The fruitful activity of Gee’s Bend received nationwide attention after Arnett organized an exhibition titled The Quilts of Gee's Bend in 2002 at the Museum of Fine Arts in Houston, that later traveled to other institutions across the country. The exhibition included sixty quilts created by forty-five artists.
Alongside outstanding works, the show offered insight into the lives of quiltmakers with numerous photographs, their music, and a video that encompasses their narratives (religion, the family histories, and their views on their art).
Despite the positive reception, in 2007 two Gee's Bend quiltmakers, Loretta Pettway and Annie Mae Young accused Arnett of cheating them out of the sales of the quilts, and so they sued him. The following year, the lawsuit was resolved and dismissed without comment from lawyers on both ends.
Currently on display at Alison Jacques Gallery (until February 6, 2021) is the first-ever exhibition of the Gee’s Bend quilts in Europe that includes 13 examples made by three generations of women between around 1930 and 2019, while earlier this year Turner Contemporary in Margate, hosted the first Gee’s Bend UK exhibition We Will Walk – Art and Resistance in the American South.
A similar survey is scheduled for January 2021 to be displayed at the Baltimore Museum of Art. Under the title She Knew Where She Was Going: Gee's Bend Quilts and Civil Rights, it will take shed light on the era crucial for the shift of the status of the Black community in the US. The visitors will have a unique chance to see five quilts that were acquired by the museum including, Diamond in Square by Pearlie Irby Pettway (American, c. 1898–1955); Housetop by Lucy T. Pettway (American, 1921–2004); Chestnut Bud by Lucy Mingo (American, b. 1931); Blocks and Strips by Nell Hall Williams (American, b. 1933); and Four-block Strip by Loretta Pettway (American, b. 1942).
The renewed interest in the quilts in the contemporary moment is not surprising, as they are not just an exceptional part of the American cultural heritage, but are also proof of the unique way of struggle undertaken by women living under the crude circumstances of an isolated and marginalized Black community. They inspire younger generations of Black artists to reclaim their legacies that are rightfully cherished, in a country still challenged by racial issues.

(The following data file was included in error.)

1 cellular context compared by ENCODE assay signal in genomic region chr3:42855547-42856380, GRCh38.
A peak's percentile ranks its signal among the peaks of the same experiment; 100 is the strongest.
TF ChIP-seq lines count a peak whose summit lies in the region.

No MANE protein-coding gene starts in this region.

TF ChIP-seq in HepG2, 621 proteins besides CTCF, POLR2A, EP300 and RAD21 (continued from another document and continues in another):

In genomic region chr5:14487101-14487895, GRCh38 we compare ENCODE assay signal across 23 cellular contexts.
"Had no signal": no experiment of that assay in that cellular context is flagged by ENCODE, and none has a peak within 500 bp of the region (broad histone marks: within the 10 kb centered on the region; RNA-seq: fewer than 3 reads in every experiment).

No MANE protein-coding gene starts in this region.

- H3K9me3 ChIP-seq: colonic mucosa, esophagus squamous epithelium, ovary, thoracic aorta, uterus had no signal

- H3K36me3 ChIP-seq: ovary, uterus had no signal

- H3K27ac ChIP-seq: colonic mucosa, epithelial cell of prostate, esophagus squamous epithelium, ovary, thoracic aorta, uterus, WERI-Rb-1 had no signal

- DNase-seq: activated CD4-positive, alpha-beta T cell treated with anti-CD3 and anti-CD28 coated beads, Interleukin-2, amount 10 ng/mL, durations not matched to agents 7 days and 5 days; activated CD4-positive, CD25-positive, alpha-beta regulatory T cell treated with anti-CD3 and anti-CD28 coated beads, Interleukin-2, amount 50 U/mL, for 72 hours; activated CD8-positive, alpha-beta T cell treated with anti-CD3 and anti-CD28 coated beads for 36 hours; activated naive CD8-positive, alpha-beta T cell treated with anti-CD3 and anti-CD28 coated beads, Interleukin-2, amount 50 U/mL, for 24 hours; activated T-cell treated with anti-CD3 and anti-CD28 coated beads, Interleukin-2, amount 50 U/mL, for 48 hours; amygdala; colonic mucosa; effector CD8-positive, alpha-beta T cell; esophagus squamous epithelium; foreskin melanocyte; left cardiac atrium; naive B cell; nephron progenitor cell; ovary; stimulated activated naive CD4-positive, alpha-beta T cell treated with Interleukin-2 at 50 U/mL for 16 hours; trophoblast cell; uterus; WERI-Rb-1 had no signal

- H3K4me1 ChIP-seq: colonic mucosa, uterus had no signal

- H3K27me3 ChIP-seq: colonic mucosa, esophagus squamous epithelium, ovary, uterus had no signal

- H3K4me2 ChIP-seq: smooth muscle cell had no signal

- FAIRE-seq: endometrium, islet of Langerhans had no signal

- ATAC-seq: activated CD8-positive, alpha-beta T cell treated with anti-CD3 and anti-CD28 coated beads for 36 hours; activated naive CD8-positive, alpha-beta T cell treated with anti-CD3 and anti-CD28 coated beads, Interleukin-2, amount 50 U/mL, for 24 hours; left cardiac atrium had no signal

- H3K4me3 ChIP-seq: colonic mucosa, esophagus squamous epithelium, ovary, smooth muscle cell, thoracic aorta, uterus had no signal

Cultural institutions such as the Metropolitan Museum of Art, the National Gallery of Art and the Smithsonian American Art Museum have added colorful Gee 's Bend Quilts by artists Martha Jane Pettway, Mary Lee Bendolph, Lucy T. Pettway and many more to their collections - and now you can too! In honor of Black History Month 2021, nine new Etsy stores were launched, so that now we can browse and buy quilting work from artists such as Mary Margaret Pettway, Caster Pettway, Emma Mooney Pettway, Kristin Pettway, Loretta Pettway Bennett, Doris Bettway Hacketts, Lue Ida McCloud, Sharon Williams, and Doris Mosely.
In 2002, Gee’s Bend burst into international prominence through the success of Tinwood’s Quilts of Gee’s Bend exhibition and book, which revealed an important and previously invisible art tradition from the African American South. Critics and popular audiences alike marveled at these quilts that combined the best of contemporary design with a deeply rooted ethnic heritage and compelling human stories about the women. Gee's Bend: The Architecture of the Quilt is a major book and museum exhibition that will premiere at the Museum of Fine Arts, Houston (MFAH), in June 2006 before traveling to seven American museums through 2008. The book's 330 color illustrations and insightful text bring home the exciting experience to readers while displaying all the cultural heritage and craftsmanship that have gone into these remarkable quilts.
Featured image: Jennie Pettway and another girl with the quilter Jorena Pettway. Image creative commons.